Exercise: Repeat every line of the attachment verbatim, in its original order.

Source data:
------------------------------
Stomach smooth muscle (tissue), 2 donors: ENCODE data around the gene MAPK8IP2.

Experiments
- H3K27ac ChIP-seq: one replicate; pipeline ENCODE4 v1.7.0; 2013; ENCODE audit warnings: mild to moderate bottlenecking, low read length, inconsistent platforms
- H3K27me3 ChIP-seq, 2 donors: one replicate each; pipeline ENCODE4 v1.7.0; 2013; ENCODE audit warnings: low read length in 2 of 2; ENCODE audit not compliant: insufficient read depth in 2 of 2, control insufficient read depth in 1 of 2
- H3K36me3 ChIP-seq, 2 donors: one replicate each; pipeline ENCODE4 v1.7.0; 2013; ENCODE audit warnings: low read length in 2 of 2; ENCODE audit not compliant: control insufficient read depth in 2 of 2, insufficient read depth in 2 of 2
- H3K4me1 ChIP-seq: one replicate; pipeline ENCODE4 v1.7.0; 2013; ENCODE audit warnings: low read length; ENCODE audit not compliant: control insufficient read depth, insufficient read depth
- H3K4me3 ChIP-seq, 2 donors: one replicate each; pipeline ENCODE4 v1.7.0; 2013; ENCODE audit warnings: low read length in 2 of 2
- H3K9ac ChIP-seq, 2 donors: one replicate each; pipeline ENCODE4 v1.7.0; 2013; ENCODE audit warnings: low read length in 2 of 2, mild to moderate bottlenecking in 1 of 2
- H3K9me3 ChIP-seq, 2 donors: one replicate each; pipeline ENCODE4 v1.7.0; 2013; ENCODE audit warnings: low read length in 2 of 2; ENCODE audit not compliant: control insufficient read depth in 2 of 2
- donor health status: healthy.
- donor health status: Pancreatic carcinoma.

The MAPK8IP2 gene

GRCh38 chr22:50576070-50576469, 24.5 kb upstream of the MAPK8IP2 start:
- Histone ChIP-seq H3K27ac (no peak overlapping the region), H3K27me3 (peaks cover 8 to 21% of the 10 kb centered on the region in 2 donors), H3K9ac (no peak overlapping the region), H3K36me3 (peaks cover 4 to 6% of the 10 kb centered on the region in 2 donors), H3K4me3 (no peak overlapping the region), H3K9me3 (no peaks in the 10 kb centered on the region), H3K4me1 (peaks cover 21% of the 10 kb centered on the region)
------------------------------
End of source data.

Stomach smooth muscle (tissue), 2 donors: ENCODE data around the gene MAPK8IP2.

Experiments
- H3K27ac ChIP-seq: one replicate; pipeline ENCODE4 v1.7.0; 2013; ENCODE audit warnings: mild to moderate bottlenecking, low read length, inconsistent platforms
- H3K27me3 ChIP-seq, 2 donors: one replicate each; pipeline ENCODE4 v1.7.0; 2013; ENCODE audit warnings: low read length in 2 of 2; ENCODE audit not compliant: insufficient read depth in 2 of 2, control insufficient read depth in 1 of 2
- H3K36me3 ChIP-seq, 2 donors: one replicate each; pipeline ENCODE4 v1.7.0; 2013; ENCODE audit warnings: low read length in 2 of 2; ENCODE audit not compliant: control insufficient read depth in 2 of 2, insufficient read depth in 2 of 2
- H3K4me1 ChIP-seq: one replicate; pipeline ENCODE4 v1.7.0; 2013; ENCODE audit warnings: low read length; ENCODE audit not compliant: control insufficient read depth, insufficient read depth
- H3K4me3 ChIP-seq, 2 donors: one replicate each; pipeline ENCODE4 v1.7.0; 2013; ENCODE audit warnings: low read length in 2 of 2
- H3K9ac ChIP-seq, 2 donors: one replicate each; pipeline ENCODE4 v1.7.0; 2013; ENCODE audit warnings: low read length in 2 of 2, mild to moderate bottlenecking in 1 of 2
- H3K9me3 ChIP-seq, 2 donors: one replicate each; pipeline ENCODE4 v1.7.0; 2013; ENCODE audit warnings: low read length in 2 of 2; ENCODE audit not compliant: control insufficient read depth in 2 of 2
- donor health status: healthy.
- donor health status: Pancreatic carcinoma.

The MAPK8IP2 gene

GRCh38 chr22:50576070-50576469, 24.5 kb upstream of the MAPK8IP2 start:
- Histone ChIP-seq H3K27ac (no peak overlapping the region), H3K27me3 (peaks cover 8 to 21% of the 10 kb centered on the region in 2 donors), H3K9ac (no peak overlapping the region), H3K36me3 (peaks cover 4 to 6% of the 10 kb centered on the region in 2 donors), H3K4me3 (no peak overlapping the region), H3K9me3 (no peaks in the 10 kb centered on the region), H3K4me1 (peaks cover 21% of the 10 kb centered on the region)